ah Smiley great video, scoble! for me being a c++ (mostly unmanaged, though Wink) fanatic law student this has been extremely interesting. i especially liked the comments Don made about the lawyers having to say 'no' to a product or feature when the road ahead isn't clear and their inability to hint what has to be changed in order to pass legal.

    the question there is, who is going to indicate the new direction for the new product or feature? is it all a matter of trial and error then? the product teams developing ideas and prototypes and the lawyers evaluating them and saying yes or no? is this the place for management to jump in (who know a little about everything, i'm thinking sometimes) and make a little more educated guess, but still a guess?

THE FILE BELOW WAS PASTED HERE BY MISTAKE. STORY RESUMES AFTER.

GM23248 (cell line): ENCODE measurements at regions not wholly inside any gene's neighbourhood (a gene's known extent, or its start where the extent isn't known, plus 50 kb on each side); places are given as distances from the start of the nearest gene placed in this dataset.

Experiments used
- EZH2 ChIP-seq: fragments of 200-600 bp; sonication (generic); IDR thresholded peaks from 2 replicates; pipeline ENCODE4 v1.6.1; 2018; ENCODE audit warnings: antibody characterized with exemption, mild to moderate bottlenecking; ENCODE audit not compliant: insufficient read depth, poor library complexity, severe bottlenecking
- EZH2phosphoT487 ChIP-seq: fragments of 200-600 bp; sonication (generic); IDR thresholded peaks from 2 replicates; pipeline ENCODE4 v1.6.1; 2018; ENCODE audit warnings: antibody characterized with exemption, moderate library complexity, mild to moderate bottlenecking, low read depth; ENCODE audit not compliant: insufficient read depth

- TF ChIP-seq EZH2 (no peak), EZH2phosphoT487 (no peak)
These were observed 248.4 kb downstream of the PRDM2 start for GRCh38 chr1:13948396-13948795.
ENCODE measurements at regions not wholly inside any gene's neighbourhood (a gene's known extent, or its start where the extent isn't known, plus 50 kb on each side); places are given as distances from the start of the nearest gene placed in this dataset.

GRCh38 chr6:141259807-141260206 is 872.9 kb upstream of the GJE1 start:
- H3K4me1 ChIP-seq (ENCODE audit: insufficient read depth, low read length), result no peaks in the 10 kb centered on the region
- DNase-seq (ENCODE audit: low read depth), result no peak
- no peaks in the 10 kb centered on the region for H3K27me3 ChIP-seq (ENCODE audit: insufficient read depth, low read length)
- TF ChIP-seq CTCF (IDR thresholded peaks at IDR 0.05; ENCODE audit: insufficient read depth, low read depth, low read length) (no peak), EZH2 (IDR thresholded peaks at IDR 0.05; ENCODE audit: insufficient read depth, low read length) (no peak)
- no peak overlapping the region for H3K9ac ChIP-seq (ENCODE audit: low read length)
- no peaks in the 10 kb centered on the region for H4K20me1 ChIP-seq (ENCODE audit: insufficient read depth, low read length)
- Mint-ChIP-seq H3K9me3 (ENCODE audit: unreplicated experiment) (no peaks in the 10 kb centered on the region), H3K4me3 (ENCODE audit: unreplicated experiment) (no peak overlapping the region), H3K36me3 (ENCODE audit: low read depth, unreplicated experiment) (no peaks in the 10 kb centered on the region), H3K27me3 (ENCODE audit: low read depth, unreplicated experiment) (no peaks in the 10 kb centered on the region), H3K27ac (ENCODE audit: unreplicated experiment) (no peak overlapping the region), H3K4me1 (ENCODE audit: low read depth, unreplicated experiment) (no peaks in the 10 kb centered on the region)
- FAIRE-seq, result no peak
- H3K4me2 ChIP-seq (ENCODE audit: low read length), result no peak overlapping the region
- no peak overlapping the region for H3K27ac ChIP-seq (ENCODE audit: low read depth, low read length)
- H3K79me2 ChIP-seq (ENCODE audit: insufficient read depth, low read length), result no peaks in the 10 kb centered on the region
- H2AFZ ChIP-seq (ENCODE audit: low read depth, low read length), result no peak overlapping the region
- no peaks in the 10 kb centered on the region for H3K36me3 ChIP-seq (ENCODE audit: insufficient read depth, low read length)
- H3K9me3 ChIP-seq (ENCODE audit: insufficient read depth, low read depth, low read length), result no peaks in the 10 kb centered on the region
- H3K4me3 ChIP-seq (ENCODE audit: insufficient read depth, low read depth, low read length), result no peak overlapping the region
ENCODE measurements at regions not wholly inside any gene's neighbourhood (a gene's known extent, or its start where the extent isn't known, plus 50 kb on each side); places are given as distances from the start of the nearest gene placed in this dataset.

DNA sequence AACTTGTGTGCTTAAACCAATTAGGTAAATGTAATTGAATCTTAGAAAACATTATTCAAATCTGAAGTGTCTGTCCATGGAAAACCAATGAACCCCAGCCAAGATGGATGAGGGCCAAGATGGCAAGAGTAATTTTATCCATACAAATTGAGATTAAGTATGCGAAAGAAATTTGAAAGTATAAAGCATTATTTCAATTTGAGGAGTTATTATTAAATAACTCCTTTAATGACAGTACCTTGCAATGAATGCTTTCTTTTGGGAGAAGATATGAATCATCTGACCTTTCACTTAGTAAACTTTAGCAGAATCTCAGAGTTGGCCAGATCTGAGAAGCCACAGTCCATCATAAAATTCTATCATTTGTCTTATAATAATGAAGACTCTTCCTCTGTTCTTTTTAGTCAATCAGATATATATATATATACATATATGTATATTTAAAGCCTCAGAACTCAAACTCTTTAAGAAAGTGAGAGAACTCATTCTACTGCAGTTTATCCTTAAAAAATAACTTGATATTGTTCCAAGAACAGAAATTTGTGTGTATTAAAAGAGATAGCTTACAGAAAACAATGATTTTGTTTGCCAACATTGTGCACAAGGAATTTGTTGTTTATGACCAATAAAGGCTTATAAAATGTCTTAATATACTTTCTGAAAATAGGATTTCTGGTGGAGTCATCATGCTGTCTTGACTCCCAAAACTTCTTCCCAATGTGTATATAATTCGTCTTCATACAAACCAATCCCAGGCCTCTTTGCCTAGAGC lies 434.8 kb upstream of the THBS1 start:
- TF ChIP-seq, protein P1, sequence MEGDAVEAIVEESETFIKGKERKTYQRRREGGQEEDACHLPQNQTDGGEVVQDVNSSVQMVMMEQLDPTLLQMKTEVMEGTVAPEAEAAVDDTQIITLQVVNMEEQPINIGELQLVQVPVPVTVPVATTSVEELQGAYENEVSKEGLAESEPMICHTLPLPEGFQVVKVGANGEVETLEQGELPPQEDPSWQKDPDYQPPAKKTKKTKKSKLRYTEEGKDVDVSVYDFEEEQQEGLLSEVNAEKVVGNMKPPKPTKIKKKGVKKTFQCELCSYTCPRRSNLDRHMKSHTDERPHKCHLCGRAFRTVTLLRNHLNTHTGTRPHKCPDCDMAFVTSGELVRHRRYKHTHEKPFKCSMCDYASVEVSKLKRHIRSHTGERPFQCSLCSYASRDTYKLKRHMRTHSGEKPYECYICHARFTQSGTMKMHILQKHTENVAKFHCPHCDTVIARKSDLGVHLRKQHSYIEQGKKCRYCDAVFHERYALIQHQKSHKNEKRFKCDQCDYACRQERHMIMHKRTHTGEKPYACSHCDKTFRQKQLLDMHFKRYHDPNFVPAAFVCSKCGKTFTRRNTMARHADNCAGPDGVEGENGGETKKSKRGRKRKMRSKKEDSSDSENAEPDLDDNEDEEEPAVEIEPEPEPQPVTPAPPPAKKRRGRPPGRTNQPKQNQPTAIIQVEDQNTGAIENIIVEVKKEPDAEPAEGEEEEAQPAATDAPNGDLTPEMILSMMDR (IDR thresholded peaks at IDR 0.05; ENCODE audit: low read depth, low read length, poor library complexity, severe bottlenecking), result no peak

seems like an interesting place in business to fit in, at least...

    i also liked the comment on being a professional pessimist a lot. one sentence a professor of mine is always saying is "create problems, don't solve them!" (not to be taken too literally). it's always like seeing a car driving over a bridge and then you're thinking of what could break in the construction, like down to every screw. to assess the likelihood of an incident? naah, that#s the judge's task Smiley

    thanks for the video!
  • User profile image
    tjs
    My other computer is Don McGowans laptop.

    Don is one of the coolest people at Microsoft. Go Don!!

    TJS